As the 15th Ashland Independent Film Festival closed Monday, it left behind a legacy for women in film. Twenty-four of the 39 feature films in the festival this year were directed or co-directed by a woman, according to Candace Turtle, AIFF communications director. This level of participation inspired a new event — a breakfast followed by a Women Make Indie Movies panel discussion Saturday. 

Maylee Oddo, AIFF board president, was part of the planning designed to encourage and nurture women in film, primarily because she said AIFF is interested is seeing and exploring new voices in film. She describes an industry which under-represents and miscasts women with only 9 percent female directors and 25 percent producers. Oddo says this year’s greater participation by women directors and producers has the opportunity to change women’s roles on and off screen.

“Representation of women is sexualized and diminished," she said. "Film is predominantly male and it shapes how we think about the world.” 

Richard Herskowitz, the festival director of programming, selects the films and explains that the large female participation was a "happy accident."

“The films were so damn good by the women directors,” he said. Herskowitz says when selections are made, gender is not a consideration. “We had no idea it was going to be so high, there was no conscious intention, but I was very happy to see it turned out that way. We got the right balance.”

There 1,300 entries for this year's festival and only 110 were accepted. 

The breakfast allowed filmmakers and aspiring filmmakers to meet in a casual atmosphere of breakfast and Bloody Marys at Hearsay before heading across the street for a more formal panel discussion. Networking was the primary reason. 

A major theme was women hiring women. Deborah Zimmerman, executive director of “Women Make Movies,” a distribution and production house aimed at encouraging women in the film industry, urged women to hire each other. She said if a woman is directing a movie, she is six times more likely to hire other women.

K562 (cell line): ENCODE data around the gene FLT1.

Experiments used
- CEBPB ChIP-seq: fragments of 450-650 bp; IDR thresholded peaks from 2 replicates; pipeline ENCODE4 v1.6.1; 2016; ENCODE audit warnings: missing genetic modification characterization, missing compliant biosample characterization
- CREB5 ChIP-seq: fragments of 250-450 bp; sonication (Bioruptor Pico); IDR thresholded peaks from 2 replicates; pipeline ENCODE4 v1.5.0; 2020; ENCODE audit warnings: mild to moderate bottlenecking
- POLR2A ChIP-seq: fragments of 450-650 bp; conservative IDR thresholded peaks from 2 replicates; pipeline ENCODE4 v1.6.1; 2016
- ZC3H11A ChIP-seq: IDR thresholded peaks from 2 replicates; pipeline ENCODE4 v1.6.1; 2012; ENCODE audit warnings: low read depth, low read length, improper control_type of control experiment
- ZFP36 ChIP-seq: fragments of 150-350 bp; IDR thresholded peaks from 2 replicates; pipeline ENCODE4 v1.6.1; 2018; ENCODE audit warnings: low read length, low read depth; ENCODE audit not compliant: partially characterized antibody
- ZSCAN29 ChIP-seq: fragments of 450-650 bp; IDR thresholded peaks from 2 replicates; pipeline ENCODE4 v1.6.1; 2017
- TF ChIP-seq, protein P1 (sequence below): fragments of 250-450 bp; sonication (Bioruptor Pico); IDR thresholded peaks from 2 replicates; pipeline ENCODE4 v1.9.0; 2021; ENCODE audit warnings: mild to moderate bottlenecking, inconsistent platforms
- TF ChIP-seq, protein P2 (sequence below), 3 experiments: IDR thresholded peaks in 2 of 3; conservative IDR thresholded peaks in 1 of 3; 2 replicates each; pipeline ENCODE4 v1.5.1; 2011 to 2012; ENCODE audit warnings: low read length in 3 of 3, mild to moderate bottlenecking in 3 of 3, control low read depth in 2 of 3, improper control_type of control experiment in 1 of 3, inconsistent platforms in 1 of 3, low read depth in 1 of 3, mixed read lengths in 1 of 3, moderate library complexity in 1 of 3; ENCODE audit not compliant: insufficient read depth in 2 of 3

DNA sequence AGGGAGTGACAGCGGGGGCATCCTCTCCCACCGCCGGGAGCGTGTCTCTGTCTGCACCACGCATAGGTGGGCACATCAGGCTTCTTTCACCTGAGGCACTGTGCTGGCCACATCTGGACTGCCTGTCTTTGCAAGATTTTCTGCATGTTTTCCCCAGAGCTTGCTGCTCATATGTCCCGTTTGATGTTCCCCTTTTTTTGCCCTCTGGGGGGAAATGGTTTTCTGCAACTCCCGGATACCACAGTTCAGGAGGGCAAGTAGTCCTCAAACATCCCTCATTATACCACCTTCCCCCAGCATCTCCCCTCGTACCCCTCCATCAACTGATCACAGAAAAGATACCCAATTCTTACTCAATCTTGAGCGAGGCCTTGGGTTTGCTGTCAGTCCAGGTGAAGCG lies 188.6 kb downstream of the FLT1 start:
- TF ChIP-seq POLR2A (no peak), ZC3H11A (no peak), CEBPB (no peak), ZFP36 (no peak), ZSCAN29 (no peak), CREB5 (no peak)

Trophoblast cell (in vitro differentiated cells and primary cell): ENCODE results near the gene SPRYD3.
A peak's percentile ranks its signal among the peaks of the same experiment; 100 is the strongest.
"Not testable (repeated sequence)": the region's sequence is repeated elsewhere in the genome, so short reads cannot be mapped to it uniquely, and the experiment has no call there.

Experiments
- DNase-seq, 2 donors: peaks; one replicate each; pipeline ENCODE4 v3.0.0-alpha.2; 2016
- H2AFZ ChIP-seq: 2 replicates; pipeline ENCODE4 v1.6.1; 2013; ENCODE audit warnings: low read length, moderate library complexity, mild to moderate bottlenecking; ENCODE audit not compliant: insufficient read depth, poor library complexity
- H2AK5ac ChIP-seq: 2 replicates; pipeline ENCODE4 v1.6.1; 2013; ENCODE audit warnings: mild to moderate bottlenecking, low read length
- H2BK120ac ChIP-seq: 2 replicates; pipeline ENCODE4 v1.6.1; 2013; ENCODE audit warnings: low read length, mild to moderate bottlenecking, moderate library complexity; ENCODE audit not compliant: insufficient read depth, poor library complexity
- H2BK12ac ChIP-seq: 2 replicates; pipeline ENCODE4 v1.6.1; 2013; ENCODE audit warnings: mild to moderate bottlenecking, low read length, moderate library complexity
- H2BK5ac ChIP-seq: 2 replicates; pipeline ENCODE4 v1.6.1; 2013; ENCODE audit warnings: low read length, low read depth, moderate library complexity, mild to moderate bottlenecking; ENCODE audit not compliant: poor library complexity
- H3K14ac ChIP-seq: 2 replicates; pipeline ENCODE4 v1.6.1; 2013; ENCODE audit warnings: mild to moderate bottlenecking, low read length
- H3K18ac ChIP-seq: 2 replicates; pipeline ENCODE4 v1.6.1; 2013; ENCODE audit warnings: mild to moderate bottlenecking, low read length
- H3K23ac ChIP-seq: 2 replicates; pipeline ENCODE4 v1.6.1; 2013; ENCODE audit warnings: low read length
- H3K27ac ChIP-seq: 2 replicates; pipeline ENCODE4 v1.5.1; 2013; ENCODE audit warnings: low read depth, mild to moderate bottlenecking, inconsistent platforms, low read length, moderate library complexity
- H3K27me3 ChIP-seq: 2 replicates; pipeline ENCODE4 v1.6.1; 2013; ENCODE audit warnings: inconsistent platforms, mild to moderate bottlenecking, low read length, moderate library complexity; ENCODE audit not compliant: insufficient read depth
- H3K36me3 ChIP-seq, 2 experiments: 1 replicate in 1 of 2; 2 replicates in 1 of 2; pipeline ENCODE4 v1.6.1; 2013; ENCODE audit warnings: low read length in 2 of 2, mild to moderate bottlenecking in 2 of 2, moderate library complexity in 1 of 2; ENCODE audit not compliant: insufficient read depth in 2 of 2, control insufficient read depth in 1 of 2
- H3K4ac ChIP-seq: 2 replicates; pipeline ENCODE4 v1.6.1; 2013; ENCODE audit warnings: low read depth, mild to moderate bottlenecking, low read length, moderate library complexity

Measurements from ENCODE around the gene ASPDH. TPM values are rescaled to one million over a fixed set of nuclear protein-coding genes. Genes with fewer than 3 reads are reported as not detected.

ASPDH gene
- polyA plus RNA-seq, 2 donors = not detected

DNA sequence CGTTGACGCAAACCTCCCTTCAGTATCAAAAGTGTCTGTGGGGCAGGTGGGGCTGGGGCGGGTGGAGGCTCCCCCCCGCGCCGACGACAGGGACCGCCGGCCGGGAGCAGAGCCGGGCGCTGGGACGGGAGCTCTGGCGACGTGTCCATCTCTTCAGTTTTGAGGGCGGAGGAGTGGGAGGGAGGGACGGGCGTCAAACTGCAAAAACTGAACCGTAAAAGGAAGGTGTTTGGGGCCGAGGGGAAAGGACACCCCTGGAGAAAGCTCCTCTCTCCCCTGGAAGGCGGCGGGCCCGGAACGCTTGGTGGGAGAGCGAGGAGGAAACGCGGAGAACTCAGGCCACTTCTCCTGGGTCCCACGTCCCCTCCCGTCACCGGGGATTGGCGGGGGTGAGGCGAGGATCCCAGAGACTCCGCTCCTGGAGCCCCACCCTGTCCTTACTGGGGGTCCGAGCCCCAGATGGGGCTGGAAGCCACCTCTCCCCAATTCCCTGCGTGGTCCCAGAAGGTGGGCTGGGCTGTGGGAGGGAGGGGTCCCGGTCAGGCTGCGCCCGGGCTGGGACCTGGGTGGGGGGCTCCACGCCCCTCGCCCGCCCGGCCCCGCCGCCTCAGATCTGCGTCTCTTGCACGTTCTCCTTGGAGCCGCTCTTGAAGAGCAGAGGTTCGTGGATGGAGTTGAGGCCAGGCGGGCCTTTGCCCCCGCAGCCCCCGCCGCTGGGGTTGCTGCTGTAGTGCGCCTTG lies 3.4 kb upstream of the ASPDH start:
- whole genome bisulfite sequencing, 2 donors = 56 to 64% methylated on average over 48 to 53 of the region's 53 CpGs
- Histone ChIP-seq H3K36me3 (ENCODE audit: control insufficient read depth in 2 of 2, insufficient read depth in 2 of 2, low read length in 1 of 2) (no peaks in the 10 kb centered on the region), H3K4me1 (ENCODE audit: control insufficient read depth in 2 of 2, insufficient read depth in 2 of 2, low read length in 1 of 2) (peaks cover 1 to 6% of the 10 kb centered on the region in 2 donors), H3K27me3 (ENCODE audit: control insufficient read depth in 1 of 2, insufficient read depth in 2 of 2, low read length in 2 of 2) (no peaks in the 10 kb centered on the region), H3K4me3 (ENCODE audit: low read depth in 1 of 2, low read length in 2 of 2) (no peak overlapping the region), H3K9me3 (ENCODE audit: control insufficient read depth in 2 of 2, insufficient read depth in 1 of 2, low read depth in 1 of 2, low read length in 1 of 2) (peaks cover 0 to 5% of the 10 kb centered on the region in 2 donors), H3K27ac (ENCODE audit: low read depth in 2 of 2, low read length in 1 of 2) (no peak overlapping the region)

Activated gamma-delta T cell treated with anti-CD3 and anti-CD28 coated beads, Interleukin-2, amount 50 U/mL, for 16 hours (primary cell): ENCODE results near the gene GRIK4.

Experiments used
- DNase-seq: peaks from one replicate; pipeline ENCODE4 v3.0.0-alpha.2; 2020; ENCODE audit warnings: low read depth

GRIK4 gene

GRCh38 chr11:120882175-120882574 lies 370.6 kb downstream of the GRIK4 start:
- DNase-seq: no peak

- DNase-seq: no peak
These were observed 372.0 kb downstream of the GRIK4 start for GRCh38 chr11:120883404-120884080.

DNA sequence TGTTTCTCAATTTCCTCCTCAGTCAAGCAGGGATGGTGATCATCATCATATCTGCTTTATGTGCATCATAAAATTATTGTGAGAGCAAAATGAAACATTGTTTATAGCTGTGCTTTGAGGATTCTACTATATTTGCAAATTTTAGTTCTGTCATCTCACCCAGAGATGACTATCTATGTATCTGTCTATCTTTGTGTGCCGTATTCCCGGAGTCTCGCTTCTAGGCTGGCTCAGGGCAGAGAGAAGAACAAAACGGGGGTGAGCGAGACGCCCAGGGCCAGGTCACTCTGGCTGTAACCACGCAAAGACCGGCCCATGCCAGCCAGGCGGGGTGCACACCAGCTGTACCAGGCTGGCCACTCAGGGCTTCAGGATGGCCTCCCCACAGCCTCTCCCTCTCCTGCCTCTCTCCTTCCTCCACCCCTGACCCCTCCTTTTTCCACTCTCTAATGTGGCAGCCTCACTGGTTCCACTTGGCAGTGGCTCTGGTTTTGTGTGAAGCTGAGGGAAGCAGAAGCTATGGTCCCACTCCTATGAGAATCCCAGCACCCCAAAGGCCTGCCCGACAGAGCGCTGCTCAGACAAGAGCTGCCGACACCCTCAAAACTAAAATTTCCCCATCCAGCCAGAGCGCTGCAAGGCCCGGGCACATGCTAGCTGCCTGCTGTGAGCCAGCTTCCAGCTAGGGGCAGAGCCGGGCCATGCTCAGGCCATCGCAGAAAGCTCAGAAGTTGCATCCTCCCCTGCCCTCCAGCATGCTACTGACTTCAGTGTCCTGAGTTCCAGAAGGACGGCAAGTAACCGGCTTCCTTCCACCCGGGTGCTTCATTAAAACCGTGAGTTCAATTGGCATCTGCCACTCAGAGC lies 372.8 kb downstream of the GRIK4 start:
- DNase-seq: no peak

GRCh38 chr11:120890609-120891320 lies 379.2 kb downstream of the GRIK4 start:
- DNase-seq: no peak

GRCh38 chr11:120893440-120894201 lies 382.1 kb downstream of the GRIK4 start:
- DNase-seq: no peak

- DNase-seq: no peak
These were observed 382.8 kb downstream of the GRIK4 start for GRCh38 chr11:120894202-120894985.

While progress is being made, she told a packed room attending the panel discussion, ”Better than horrible is not really better.”

Zimmerman cited statistics showing only 28.5 percent of the time do women in movies speak, that only three of 16 films at the famed Sundance film festival are created by women and less than 10 percent of Academy Award winners are women filmmakers. And, she says, as the rise of big documentaries have come along, doors are closing for women, rather than opening, even though the form has more female directors than any other type of film. She and the panel of female filmmakers agreed that it’s tougher for women to be included in high-dollar films as director and producers. 

In fact, Heidi Ewing of Loki Films, famous for their movie “Jesus Camp” and their contributions to “Freakanomics,” urged women not to work with men as co-director. “When you co-direct with a man, he gets all the credit. If you’re sitting next to him it’s assumed you’re his wife, girlfriend or assistant.” 

The sentiment was echoed by longtime filmmaker Barbara Hammer, who has been making movies primarily on her own since the 1970s. She urged women to believe in each other and themselves. “I’m here because I believed in me," she said. "I’m here because I had a mother who believed in me.” 

Hammer is noted for her ability to bring texture, which she describes as a “neglected sense,” to the screen. She uses the technique of showing touch and texturing her films in a way to convey the message. A longtime experimental director and credited as "the mother of lesbian film," Hammer urged women to continue creating original work. “I want to shake up the documentary film. We need to shake it up. Encourage experimental work." 

She also advised women to be smart about finding money for their work. Hammer describes writing grant after grant and working to have her films accepted as art at museums of modern art more than 15 times before finding acceptance. Her latest film about American Poet Elizabeth Bishop was financed by the Guggenheim. 

The bottom line for all the filmmakers revolved around finding mentors and being bold enough to ask for work, projects and money. Ewing advised the note-taking audience of aspiring women, “Make films only you can make. Don’t pitch generic subjects. If they can go with a man for the project, they will.” 

The Ashland Independent Film Festival grows by about a thousand tickets a year with some 19 thousand tickets sold this year, according to Turtle, who expects the participation of women to continue growing with it.

Email Ashland freelance writer Julie Akins at akinsj@sou.edu and follow her on Twitter at twitter.com/@julieakins.